The entitlement of dual citizenship has been made out to be an extremely complex issue. In Armenia’s case the first hurdle that must be overcome is actually obtaining the permission from the government to simultaneously be a citizen of Armenia while being a national of another country. Then the individual’s country of primary citizenship would then need to grant its own permission in kind.
But the debate does not end there. The discussion over citizenship for foreign nationals naturally becomes subdivided into separate categories, since Armenians love to complicate matters by nature, always stretching the rubber band beyond the limit of its elasticity. It is necessary to determine what kind of citizenship to grant for each individual. Potential citizens fall into three categories: people born outside of Armenia, such as Armenian Genocide survivors or the ancestors of Genocide survivors living in the Armenian Diaspora, not to mention the ancestors of emigrants from Soviet Armenia; people born in Soviet or post-Soviet Armenia who emigrated and claimed citizenship in their host country; and people who are not classifiable under the first two categories.
One of the amendments to the Constitution of the Republic of Armenia, passed in November 2005, vaguely mentions the possibility of receiving dual citizenship. Article 31.1 states that “The rights and responsibilities of the persons having dual citizenship shall be defined by the law.” Two of three dual citizenship options have been proposed by the AIPRG--which is chiefly represented by officials from the World Bank, International Monetary Fund, or Central Bank of Armenia for some reason--as possible solutions, with the third already in practice.
Special Residency Status (SRS) has been offered since 1994, “citizenship lite” if you will, which entitles the possessor to the basic entitlements a citizen of Armenia holds, such as the rights “to freedom of movement” (under Article 25 of the Armenian constitution), to do business, to reside, to participate in active socio-cultural life as well as civil society, and to own property. However, with this status residents are not allowed to vote nor hold public office, two points that may upset the politically ambitious at-large. A foreign national may not legally be the founder of an NGO or similar organization and cannot be a member of a political party in Armenia. Also, SRS holders cannot serve in the military. The visa, which I possess, looks exactly like an Armenian passport, but has a Special Residency Status mark stamped in blue ink on the first page and is valid for 10 years. Up until 2002, purportedly 5,000 such visas were issued since the option was made available several years ago. And according to the Consular Department at Armenia's Ministry of Foreign Affairs, an estimated 11,500 SRS visas have been issued to date, with some holders being non-Armenians doing business in the republic.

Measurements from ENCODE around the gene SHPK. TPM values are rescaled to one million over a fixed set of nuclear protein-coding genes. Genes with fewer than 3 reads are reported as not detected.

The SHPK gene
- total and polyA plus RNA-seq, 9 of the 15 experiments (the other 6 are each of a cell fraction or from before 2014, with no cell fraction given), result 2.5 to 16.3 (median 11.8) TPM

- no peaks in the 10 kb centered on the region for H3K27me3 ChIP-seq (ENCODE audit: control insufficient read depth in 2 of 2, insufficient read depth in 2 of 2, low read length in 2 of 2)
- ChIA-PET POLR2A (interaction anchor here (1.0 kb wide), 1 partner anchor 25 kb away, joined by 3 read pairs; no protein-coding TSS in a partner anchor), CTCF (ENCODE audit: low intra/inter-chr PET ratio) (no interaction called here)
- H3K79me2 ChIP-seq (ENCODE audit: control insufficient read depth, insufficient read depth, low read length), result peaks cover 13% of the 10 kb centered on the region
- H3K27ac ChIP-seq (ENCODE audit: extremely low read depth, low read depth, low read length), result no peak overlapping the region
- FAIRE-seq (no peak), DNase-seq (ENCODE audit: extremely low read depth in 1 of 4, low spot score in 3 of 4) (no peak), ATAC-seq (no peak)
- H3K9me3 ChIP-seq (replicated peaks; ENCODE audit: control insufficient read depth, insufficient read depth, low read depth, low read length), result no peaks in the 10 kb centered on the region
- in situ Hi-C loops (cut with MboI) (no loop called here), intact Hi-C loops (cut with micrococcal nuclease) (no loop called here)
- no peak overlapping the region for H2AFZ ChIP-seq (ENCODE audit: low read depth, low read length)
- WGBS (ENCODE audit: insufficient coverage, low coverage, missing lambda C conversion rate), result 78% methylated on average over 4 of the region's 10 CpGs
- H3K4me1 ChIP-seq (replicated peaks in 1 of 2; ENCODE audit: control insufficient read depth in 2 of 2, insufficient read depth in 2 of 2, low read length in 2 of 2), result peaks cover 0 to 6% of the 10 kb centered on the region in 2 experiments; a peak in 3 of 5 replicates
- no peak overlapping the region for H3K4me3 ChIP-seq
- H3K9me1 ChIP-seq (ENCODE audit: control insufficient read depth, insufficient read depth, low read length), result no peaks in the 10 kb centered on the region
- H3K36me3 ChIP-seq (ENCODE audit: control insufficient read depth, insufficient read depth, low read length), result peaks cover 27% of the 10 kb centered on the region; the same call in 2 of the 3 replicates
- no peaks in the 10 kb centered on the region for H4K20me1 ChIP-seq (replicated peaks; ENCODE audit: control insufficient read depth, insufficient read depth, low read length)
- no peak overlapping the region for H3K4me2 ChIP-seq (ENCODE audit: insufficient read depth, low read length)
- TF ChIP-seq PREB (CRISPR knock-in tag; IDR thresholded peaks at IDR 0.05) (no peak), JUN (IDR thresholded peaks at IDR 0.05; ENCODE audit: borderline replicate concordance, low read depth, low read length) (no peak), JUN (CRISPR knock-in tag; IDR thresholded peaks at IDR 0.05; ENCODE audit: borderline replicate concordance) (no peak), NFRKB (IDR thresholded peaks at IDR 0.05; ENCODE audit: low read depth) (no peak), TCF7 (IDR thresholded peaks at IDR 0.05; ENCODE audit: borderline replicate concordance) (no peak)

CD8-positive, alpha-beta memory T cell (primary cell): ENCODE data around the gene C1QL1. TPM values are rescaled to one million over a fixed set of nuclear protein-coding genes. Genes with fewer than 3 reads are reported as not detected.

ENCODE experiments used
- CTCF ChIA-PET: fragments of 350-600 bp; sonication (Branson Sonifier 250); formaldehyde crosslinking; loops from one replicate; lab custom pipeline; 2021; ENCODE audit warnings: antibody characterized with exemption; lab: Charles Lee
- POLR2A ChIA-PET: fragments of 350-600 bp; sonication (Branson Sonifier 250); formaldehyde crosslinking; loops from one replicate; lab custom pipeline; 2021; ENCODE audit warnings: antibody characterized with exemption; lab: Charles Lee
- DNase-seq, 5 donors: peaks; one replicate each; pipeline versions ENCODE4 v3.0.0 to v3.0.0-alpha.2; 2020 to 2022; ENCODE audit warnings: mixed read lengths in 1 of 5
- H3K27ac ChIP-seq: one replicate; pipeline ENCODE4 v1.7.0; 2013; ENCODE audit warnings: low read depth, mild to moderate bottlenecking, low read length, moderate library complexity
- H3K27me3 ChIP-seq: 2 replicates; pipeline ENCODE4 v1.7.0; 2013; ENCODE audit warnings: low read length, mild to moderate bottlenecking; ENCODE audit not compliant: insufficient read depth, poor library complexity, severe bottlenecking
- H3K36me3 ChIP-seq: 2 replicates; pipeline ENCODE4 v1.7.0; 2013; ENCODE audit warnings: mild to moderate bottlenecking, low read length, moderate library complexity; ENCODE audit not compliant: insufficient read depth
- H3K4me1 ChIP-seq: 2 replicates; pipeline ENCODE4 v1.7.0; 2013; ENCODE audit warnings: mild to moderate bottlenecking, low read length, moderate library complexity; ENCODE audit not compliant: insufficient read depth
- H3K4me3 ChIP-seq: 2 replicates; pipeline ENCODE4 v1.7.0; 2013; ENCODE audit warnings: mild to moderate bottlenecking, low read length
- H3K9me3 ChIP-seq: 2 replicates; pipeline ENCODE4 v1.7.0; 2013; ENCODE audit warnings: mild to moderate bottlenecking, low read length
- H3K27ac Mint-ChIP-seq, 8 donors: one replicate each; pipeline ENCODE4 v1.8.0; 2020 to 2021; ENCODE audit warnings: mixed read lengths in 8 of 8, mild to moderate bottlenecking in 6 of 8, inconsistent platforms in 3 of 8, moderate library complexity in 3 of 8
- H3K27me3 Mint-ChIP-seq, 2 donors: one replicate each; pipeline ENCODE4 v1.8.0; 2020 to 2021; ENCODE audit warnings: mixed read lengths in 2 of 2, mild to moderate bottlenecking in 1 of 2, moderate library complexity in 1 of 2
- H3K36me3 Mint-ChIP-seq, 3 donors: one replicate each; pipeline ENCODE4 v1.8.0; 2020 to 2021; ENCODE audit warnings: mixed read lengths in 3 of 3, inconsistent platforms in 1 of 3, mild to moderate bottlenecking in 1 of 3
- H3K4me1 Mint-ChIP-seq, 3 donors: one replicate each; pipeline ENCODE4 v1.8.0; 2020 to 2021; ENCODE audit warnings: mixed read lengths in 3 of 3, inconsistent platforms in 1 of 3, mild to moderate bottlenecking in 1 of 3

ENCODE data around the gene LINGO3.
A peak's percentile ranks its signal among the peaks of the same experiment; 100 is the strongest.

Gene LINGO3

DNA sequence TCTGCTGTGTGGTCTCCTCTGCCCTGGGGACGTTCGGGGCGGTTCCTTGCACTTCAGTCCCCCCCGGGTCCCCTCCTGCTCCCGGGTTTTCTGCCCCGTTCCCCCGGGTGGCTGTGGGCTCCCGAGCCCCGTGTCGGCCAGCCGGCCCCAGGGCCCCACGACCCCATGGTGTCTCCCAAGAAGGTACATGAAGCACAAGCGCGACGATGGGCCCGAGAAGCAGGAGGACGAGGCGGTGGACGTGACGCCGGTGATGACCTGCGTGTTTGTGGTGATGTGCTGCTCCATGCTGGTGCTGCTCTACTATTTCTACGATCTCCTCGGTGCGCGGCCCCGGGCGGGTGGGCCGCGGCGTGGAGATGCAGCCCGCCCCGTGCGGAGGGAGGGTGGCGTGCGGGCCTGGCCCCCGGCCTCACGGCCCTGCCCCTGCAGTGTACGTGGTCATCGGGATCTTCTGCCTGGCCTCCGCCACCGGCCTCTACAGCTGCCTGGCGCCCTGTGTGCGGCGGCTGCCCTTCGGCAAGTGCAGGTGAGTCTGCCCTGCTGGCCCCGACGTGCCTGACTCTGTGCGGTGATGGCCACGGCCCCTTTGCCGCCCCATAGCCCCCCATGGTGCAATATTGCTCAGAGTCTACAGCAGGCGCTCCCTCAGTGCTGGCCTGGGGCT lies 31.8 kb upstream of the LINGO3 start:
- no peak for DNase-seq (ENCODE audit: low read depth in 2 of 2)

Affiliate Citizenship (AC), or “citizenship premium,” would allow an individual the right to vote after three years of living in the republic and hold public office (forget becoming president), without the obligation to serve in the military. This would apply, for example, to middle-aged or elderly Armenians living in the diaspora wishing to reside in the homeland, either permanently or semi-permanently, and who thus cannot serve in the military. The premium option can be granted “upon the applicant’s visit to Armenia,” which may mean immediately. The individual would be obliged to visit Armenia for a minimum of two weeks once every two years and pay a citizenship tax once a year. Additionally, the AC citizen would be required to pay taxes, if applicable. Children who are born of at least one AC parent may be entitled to receive the same type of citizenship. I should mention that the AC applicant would need to pass the “Armenian Ancestry Test” as well.
Finally, Full-Fledged Citizenship, or “citizenship deluxe,” immediately grants all privileges and responsibilities, including the immediate right to become a public servant, the opportunity to hold presidential office but only after 10 years of residency, and the obligation to serve in the military. The intricacies of the premium and deluxe variants are yet to be laid out for consideration and determination by Armenian law.
The one question I wanted to ask—I could not as others were too busy making personal statements or putting forward their own personal agendas rather than asking a legitimate question pertaining to the discussion—which no one else managed to think of was: What are the expectations of and for dual citizenship? In other words, what do non-dual citizenship holders seek to attain that they cannot otherwise, and what does the Armenian nation—in the context the Armenian republic—expect from those that elect Armenian citizenship as a second, but equal privilege of statehood? As one of the panel speakers and dear friend Asbed Kochikian explained to me privately, no one seems to want to address that question. Let us understand that, again, the SRS visa currently offered allows an individual to conduct business, own property, and live legally in Armenia, along with meeting respective obligations, such as paying taxes where applicable. These privileges have not really made a huge impact on the amount of commerce being conducted by Armenian diasporans in the homeland, as SRS visa holders are far and few between when considering that between 5-6 million Armenians reside outside Armenia. But what is the excuse for this?